Publisher: Tell-Tale Publishing Group
Release Date: December 4, 2016
Book Format: Paperback
# of Pages: 438
Synopsis: On a hot, steamy afternoon in Miami, Cuban-American businessman Recidio Suarez is brutally beaten and abducted. Handcuffed, shackled and blindfolded, he has no idea why he has been targeted. What he discovers is heart-stopping. What he endures during almost a month of captivity compares only to the most horrendous stories of prisoners of war. He is tortured, and under the threat of death, and worse - the rape of his wife and torture of his children - Suarez is forced to hand over his multi-million dollar holdings to his captors. Suarez survives and then spends the next few months staying one step ahead of the murderous pack. During this time, he and his lawyer, Nolan Stevens - a former Special Agent in Charge of the Miami Office of the FBI - are having difficulties convincing the Miami-Dade Police Department that a crime has been committed. Their efforts are complicated by Steven's difficult history with the head of the MDPD Special Investigations Division, who is not interested in pursuing the case.
I received Blood Moon by John David Bethel for review and these are my honest thoughts.
Blood Moon is a novel based on a true story of innocent Recidio Suarez who finds himself in the hands of some dangerous men for what seemed like longer, but only for one month. These men blindfold him with duct tape and torture him until getting the information they need to inherit his billions of dollars. If only the police believed this story, maybe they could have saved the others…
Before receiving this novel, I had totally forgotten it was based on a true story. Upon arrival on my door stop I became that much more excited to devour this, it being something that actually happened. As a reviewer I like to read everything, especially real stories to stay up to date on what is happening in today's world.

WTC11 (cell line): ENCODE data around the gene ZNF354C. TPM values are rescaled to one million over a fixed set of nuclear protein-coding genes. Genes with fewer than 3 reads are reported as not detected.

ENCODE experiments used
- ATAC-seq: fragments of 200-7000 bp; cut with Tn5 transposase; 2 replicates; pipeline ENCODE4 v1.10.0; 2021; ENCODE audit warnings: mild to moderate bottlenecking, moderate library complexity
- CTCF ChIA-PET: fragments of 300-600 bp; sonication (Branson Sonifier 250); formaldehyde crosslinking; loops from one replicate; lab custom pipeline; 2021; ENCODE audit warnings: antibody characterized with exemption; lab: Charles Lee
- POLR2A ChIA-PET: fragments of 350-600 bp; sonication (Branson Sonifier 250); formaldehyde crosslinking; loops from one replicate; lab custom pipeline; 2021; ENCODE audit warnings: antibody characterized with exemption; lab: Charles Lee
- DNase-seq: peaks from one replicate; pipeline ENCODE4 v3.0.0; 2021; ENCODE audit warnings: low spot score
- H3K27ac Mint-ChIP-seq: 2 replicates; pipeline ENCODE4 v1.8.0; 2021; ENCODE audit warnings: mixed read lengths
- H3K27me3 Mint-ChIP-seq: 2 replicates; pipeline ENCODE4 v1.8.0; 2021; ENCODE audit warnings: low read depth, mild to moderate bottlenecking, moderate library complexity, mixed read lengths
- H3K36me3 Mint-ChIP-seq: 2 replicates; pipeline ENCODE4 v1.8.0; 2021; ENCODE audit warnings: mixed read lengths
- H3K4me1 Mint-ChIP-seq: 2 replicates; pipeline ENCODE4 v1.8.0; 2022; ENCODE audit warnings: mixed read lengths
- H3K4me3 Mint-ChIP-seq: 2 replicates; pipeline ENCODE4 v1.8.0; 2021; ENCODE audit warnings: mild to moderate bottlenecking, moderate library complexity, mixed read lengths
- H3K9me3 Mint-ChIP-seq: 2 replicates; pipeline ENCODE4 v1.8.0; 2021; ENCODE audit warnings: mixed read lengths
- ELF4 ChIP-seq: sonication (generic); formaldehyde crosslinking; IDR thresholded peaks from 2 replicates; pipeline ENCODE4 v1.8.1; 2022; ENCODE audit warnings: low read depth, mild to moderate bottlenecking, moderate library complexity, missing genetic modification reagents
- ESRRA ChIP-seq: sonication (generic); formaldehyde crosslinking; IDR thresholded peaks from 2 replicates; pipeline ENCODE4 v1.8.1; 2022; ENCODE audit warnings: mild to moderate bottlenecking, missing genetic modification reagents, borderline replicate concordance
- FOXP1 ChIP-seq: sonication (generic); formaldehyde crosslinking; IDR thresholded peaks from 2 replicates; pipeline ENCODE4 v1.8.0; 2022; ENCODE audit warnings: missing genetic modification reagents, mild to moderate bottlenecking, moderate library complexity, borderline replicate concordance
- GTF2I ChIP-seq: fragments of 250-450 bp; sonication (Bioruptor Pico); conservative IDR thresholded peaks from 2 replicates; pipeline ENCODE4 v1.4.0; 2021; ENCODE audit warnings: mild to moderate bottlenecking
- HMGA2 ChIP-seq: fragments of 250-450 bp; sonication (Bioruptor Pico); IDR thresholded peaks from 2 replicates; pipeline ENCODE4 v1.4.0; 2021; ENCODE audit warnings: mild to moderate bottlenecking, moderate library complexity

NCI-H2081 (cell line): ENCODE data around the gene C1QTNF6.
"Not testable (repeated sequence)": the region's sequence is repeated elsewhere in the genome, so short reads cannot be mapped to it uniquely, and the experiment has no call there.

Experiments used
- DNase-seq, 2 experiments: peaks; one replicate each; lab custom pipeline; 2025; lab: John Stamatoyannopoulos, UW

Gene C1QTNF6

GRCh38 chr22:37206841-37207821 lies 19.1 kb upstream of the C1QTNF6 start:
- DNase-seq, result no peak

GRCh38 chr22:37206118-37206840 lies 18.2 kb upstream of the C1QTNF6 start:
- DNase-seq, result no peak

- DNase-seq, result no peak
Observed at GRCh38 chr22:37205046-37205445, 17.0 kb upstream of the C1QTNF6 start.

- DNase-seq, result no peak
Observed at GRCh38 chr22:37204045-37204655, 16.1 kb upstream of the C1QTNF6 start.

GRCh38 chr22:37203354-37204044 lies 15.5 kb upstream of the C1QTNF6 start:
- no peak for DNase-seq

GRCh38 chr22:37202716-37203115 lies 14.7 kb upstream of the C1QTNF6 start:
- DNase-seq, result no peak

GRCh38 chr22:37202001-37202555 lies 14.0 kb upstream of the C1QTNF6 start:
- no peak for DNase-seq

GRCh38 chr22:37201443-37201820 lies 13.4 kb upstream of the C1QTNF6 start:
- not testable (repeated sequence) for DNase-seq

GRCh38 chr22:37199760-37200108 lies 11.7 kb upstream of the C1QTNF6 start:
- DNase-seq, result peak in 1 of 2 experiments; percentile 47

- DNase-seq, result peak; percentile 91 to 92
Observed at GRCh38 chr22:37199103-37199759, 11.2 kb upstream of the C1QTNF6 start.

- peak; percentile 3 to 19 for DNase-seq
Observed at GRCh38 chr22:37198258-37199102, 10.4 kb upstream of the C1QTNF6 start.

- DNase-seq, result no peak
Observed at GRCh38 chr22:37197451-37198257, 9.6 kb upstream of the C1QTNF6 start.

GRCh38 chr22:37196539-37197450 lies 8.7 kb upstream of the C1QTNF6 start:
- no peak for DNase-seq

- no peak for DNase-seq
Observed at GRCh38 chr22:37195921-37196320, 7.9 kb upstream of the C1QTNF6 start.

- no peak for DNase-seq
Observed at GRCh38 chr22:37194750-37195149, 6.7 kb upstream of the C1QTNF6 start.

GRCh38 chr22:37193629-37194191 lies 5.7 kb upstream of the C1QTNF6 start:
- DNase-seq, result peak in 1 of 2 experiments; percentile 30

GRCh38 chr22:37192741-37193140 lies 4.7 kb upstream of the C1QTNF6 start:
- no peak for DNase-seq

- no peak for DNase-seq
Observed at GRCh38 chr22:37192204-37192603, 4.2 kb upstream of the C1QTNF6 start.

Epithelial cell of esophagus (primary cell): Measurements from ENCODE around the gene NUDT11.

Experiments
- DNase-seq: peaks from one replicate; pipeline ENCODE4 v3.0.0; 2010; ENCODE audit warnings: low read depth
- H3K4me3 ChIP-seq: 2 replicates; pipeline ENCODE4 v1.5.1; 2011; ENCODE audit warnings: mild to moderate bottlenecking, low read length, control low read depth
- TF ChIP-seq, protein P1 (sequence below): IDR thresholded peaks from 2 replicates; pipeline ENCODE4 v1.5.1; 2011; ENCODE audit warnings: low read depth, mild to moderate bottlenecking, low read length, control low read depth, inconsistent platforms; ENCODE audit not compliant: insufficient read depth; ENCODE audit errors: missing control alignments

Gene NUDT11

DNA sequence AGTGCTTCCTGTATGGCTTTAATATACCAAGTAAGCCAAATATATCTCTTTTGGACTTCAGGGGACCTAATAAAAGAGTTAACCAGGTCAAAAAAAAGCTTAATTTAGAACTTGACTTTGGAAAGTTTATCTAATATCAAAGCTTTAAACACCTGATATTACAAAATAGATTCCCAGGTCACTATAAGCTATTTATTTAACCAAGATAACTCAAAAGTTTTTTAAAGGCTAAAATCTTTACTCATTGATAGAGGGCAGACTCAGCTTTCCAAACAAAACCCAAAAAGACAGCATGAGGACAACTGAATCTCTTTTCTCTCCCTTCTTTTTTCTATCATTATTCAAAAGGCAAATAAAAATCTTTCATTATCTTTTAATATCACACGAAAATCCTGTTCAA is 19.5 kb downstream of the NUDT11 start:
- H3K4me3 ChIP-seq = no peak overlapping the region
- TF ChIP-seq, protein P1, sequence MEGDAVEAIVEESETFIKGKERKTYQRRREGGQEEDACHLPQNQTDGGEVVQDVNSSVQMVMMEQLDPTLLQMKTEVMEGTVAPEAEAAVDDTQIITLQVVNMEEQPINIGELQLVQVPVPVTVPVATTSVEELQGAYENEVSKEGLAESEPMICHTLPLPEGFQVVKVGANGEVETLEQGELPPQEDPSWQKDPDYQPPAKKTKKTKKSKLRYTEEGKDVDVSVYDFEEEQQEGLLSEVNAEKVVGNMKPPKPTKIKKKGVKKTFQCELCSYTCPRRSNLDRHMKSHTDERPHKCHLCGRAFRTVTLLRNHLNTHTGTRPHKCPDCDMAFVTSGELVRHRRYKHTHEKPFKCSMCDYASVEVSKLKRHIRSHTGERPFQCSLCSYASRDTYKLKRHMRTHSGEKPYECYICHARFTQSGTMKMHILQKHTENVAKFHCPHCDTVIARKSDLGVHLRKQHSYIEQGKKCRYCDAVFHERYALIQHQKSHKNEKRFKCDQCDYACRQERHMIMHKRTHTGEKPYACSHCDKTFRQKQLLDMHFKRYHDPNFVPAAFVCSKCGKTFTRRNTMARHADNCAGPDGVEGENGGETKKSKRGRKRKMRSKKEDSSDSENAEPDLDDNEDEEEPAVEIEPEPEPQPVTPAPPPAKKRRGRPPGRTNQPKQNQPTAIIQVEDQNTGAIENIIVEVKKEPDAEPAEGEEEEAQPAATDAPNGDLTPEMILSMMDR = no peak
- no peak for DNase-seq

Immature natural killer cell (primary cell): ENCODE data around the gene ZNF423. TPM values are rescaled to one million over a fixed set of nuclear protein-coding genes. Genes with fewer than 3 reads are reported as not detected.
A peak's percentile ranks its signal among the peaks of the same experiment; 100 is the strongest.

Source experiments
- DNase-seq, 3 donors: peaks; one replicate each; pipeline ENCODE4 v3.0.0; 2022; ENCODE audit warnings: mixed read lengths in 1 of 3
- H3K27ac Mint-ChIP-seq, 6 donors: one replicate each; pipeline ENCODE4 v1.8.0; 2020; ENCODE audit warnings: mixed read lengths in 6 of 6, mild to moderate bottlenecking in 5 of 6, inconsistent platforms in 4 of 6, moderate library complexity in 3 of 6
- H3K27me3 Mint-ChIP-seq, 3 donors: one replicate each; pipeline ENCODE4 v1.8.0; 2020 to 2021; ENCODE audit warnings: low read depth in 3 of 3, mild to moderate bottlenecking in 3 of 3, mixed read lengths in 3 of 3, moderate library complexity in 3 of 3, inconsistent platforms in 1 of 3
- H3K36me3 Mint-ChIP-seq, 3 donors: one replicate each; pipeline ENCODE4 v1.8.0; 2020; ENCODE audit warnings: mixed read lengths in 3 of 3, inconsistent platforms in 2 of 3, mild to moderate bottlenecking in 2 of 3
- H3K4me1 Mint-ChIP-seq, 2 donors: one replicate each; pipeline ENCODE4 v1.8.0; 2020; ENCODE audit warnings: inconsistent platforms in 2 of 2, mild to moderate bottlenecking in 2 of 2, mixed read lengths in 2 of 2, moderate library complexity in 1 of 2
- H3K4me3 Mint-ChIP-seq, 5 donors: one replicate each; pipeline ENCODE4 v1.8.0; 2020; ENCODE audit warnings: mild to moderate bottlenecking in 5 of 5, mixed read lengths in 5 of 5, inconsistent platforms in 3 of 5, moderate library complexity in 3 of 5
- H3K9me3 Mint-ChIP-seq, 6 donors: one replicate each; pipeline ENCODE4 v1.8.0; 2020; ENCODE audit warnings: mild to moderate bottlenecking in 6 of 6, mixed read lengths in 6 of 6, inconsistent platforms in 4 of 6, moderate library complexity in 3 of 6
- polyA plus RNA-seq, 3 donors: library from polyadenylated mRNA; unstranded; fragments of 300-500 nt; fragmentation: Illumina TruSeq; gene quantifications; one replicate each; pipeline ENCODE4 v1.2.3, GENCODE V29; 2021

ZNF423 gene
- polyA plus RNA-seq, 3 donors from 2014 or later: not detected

Bethel did a great job describing the torture, and death. At all of the appropriate times there was cringing and shock in many of my facial expressions. There were even a few points during the book where laughter was necessary. Laughing while reading something that was all true may seem rude, but it just shows that the author knows what he’s doing in terms of writing. A writer wants to be able to pull out of their readers as many emotions as possible and Bethel really did that with this one.
An interesting aspect of this novel is that there were more than one story. After learning what happened to Suarez our original main character the author moves into the stories of another man and his girlfriend, and we learn what happens to them at the hands of this very same group of men.
I also loved that the scenes in the book that were not dealing with Suarez and his torture or the other victims were also good enough to hold my interest. Often when I read true crime novels some of the technical stuff or investigation can get boring to me, but here that did not happen at all which I was pleased with.
The only thing I would change about this book was the usage of Spanish phrases. I have read books in which use spanish phrasing before, but either they only use it once or twice throughout the whole book or the phrase is translated almost immediately. Here, there were a few times in which the spanish was translated, but there were also times where it wasn’t and I was so eager to know what they were saying, and ended up being disappointed when I had no idea.
Overall, I would recommend this to anyone who enjoys a good thriller as well as those who enjoy true crime. The book being true and full of suspense was what kept me turning the pages constantly.